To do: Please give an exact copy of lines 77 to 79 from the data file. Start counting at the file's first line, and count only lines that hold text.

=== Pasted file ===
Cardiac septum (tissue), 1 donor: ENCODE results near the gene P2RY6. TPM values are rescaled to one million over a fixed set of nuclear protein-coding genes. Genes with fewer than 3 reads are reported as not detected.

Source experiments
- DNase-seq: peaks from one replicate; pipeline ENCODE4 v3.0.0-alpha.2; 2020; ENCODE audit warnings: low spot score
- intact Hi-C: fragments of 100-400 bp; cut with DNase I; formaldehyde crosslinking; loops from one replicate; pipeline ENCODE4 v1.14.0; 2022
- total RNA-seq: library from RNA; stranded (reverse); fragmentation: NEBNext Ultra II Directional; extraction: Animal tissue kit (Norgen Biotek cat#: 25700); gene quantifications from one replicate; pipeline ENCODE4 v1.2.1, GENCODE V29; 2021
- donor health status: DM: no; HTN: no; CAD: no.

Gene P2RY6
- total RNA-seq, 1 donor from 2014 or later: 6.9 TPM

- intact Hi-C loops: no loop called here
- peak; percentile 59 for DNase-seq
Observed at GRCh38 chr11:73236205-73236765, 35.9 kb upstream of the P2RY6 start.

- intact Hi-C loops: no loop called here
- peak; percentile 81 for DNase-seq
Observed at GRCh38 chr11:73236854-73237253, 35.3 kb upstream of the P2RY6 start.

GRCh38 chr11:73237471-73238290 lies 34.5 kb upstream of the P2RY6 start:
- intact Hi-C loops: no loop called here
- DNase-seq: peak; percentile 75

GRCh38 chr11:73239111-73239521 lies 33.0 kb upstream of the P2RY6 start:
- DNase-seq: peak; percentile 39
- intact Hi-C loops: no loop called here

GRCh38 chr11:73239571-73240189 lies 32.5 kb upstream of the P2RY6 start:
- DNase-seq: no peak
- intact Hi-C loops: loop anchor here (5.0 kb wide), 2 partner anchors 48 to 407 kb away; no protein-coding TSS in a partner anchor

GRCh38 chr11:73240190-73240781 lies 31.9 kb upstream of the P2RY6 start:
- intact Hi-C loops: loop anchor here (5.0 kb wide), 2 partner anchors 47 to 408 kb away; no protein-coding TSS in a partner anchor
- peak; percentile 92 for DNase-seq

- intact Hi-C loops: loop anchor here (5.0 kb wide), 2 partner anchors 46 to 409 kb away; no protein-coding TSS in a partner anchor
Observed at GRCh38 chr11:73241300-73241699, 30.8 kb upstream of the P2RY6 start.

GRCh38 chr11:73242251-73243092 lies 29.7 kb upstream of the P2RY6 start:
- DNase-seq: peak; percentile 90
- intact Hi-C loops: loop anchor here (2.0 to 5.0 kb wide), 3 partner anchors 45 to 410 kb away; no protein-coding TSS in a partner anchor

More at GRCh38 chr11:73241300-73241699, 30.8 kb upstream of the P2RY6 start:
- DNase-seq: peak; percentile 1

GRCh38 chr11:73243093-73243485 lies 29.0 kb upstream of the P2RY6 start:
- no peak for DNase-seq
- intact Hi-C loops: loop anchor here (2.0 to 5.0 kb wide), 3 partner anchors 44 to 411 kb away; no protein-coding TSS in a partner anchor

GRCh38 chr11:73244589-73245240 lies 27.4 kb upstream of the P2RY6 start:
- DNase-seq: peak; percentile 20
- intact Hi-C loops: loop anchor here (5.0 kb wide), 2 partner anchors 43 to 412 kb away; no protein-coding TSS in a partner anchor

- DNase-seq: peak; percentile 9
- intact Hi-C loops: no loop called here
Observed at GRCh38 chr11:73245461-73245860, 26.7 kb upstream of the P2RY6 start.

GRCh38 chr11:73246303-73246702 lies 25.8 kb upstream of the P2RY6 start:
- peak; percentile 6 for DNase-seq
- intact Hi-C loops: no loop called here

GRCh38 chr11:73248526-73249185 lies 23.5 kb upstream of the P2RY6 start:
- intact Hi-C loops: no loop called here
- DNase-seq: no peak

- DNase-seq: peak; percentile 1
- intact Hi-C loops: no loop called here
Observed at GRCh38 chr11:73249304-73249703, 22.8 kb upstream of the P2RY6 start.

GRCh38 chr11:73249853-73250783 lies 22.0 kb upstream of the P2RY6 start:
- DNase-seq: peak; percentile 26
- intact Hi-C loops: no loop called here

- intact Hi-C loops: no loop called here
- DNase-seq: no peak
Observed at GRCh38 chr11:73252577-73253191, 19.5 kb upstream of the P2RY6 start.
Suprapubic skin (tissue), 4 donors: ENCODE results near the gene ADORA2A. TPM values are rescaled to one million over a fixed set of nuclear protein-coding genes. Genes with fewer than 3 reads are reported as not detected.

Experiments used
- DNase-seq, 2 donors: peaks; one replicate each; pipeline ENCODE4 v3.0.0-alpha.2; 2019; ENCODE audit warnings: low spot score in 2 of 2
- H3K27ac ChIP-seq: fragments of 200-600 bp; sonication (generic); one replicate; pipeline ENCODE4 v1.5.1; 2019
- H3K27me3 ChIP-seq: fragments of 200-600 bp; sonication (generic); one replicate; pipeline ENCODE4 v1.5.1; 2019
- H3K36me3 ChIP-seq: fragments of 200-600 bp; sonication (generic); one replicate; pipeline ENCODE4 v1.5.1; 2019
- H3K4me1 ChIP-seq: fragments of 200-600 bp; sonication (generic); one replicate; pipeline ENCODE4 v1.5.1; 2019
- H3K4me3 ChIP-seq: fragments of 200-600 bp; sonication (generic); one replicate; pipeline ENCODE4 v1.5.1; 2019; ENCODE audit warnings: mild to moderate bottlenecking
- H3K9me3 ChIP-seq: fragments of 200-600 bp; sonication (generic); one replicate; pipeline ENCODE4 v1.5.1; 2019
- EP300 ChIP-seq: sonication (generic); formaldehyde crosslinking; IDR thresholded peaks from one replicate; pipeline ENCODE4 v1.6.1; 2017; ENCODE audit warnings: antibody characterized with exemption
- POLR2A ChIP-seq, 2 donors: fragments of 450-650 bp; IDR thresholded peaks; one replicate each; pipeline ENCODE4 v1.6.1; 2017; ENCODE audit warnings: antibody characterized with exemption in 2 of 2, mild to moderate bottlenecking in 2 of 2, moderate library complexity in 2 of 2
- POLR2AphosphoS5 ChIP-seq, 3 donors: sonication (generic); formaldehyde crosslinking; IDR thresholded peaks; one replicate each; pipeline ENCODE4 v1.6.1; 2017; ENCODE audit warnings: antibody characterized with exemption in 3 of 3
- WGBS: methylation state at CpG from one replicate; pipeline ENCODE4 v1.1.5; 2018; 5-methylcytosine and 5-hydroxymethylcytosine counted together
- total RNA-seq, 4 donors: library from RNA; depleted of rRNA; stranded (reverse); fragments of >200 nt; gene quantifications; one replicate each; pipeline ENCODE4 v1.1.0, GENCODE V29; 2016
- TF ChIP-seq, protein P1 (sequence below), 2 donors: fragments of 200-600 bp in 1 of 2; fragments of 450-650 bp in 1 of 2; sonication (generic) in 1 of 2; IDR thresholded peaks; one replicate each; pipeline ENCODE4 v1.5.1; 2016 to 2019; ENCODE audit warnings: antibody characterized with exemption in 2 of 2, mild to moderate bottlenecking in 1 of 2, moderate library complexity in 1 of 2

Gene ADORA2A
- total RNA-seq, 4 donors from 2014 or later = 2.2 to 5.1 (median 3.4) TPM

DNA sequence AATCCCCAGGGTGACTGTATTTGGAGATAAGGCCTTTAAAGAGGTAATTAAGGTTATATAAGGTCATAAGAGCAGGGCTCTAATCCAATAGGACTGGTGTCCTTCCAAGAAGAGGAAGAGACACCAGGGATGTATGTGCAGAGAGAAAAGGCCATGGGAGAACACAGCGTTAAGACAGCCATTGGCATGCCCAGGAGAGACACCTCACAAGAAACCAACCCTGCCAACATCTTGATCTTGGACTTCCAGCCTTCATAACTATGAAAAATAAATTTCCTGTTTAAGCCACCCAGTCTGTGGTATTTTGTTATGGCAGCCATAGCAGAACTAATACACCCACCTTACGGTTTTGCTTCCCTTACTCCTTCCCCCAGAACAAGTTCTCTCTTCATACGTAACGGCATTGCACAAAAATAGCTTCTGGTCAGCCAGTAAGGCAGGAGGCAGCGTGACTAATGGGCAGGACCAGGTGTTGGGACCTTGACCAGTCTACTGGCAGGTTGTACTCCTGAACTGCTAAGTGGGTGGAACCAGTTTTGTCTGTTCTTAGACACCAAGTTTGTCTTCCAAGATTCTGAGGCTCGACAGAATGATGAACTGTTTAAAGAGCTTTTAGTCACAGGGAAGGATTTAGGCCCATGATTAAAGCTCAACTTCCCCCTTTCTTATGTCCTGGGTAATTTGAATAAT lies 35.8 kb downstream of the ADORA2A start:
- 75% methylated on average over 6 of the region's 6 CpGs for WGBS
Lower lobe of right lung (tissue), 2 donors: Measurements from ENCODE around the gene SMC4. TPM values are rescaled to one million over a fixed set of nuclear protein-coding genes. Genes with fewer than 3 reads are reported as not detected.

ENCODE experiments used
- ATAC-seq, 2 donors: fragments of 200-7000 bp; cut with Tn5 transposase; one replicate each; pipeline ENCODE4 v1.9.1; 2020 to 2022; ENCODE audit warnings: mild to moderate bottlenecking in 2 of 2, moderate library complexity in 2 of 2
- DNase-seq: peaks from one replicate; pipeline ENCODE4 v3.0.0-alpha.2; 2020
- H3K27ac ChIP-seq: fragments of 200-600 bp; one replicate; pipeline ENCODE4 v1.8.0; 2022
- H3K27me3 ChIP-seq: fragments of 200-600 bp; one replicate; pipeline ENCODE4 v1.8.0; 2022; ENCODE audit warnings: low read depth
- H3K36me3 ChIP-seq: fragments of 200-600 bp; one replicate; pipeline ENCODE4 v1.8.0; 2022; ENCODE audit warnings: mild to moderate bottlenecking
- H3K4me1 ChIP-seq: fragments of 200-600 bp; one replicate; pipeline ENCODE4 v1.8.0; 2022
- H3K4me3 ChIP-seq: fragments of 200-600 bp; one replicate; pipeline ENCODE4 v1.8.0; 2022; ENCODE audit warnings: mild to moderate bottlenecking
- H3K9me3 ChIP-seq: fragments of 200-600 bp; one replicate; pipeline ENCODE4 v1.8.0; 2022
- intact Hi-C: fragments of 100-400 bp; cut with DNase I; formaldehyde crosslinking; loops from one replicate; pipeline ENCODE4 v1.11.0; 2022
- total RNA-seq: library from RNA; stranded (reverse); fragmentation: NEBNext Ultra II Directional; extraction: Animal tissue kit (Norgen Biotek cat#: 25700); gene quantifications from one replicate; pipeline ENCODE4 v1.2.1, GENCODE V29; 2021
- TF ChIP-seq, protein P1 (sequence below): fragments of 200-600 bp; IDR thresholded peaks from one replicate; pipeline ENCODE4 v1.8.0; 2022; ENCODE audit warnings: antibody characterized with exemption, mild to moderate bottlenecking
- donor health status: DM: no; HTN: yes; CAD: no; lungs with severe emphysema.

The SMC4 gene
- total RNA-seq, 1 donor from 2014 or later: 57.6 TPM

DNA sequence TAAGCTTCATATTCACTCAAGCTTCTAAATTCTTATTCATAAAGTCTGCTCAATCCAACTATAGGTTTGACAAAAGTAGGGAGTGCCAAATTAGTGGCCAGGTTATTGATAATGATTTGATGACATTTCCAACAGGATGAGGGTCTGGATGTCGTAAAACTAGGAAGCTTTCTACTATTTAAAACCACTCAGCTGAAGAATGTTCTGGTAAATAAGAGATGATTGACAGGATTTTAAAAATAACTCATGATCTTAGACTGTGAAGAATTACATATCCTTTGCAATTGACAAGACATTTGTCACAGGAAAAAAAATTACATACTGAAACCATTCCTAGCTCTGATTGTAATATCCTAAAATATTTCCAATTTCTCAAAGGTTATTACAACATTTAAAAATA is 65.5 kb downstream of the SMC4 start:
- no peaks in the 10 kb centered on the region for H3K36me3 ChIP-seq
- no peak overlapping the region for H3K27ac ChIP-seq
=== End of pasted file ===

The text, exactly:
Lower lobe of right lung (tissue), 2 donors: Measurements from ENCODE around the gene SMC4. TPM values are rescaled to one million over a fixed set of nuclear protein-coding genes. Genes with fewer than 3 reads are reported as not detected.

ENCODE experiments used
- ATAC-seq, 2 donors: fragments of 200-7000 bp; cut with Tn5 transposase; one replicate each; pipeline ENCODE4 v1.9.1; 2020 to 2022; ENCODE audit warnings: mild to moderate bottlenecking in 2 of 2, moderate library complexity in 2 of 2